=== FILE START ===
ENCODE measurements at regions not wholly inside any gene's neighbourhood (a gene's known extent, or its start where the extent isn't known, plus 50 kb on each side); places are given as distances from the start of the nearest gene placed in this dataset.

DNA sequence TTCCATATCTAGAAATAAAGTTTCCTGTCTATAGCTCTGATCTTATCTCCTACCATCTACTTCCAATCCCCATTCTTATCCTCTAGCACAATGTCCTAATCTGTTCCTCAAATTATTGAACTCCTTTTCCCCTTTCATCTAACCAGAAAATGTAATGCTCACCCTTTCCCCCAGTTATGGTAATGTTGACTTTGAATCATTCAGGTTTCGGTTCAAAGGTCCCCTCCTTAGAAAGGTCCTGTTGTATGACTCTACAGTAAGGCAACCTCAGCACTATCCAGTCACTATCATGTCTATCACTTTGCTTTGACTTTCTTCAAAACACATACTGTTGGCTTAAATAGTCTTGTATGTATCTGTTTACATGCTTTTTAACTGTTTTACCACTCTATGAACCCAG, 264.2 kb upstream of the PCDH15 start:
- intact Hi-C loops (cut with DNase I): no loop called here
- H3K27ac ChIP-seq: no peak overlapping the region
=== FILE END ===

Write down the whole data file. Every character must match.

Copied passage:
ENCODE measurements at regions not wholly inside any gene's neighbourhood (a gene's known extent, or its start where the extent isn't known, plus 50 kb on each side); places are given as distances from the start of the nearest gene placed in this dataset.

DNA sequence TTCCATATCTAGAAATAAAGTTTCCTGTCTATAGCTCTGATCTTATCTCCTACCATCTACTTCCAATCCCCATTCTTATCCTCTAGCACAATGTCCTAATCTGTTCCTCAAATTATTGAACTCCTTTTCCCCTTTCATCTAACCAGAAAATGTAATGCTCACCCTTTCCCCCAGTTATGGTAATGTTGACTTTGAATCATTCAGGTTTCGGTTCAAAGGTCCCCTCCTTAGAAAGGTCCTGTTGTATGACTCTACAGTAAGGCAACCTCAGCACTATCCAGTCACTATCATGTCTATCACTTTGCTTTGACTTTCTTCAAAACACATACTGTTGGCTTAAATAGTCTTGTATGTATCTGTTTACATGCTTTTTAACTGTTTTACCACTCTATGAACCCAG, 264.2 kb upstream of the PCDH15 start:
- intact Hi-C loops (cut with DNase I): no loop called here
- H3K27ac ChIP-seq: no peak overlapping the region